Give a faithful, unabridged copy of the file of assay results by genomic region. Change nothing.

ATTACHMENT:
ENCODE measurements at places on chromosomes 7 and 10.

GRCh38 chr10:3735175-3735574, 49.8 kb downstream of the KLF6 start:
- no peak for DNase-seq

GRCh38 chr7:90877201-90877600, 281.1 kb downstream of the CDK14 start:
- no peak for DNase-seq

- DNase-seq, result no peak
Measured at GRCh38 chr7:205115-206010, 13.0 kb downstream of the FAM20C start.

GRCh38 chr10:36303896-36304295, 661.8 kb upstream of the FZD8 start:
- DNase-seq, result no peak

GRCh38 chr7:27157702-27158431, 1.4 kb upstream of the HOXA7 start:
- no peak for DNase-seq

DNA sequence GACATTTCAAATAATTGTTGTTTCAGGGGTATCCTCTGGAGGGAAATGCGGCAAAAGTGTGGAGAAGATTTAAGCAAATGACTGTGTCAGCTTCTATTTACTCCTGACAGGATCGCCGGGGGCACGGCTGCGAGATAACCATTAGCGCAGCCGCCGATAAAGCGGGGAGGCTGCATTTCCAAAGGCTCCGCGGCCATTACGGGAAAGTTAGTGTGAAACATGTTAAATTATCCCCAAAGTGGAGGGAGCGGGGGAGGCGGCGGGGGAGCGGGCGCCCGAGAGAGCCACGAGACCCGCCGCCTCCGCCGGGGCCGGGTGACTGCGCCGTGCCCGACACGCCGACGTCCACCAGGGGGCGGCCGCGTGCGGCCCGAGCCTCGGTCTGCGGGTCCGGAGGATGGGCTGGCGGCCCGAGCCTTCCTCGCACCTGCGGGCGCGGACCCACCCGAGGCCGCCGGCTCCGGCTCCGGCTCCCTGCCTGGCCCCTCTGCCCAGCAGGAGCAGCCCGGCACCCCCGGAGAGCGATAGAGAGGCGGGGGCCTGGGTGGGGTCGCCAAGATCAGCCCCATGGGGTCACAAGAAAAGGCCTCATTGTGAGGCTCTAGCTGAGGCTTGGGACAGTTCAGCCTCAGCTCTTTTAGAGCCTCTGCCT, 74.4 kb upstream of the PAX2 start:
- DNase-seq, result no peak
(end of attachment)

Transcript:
ENCODE measurements at places on chromosomes 7 and 10.

GRCh38 chr10:3735175-3735574, 49.8 kb downstream of the KLF6 start:
- no peak for DNase-seq

GRCh38 chr7:90877201-90877600, 281.1 kb downstream of the CDK14 start:
- no peak for DNase-seq

- DNase-seq, result no peak
Measured at GRCh38 chr7:205115-206010, 13.0 kb downstream of the FAM20C start.

GRCh38 chr10:36303896-36304295, 661.8 kb upstream of the FZD8 start:
- DNase-seq, result no peak

GRCh38 chr7:27157702-27158431, 1.4 kb upstream of the HOXA7 start:
- no peak for DNase-seq

DNA sequence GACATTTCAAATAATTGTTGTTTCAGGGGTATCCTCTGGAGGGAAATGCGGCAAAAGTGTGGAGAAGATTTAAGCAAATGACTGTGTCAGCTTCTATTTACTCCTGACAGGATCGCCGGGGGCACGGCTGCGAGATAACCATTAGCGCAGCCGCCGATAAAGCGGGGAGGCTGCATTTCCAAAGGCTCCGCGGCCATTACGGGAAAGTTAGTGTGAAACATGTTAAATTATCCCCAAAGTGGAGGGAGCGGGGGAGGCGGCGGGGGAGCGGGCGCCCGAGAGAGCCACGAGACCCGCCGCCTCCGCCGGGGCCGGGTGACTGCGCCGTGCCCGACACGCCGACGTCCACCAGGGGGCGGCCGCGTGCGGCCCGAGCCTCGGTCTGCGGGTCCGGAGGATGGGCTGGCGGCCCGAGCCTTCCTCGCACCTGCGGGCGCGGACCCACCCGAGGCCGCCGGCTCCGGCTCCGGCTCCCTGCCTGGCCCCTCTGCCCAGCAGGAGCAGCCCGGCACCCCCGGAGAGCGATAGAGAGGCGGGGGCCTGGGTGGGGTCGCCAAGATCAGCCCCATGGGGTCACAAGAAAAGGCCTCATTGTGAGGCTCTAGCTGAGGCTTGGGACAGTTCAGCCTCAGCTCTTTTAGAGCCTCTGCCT, 74.4 kb upstream of the PAX2 start:
- DNase-seq, result no peak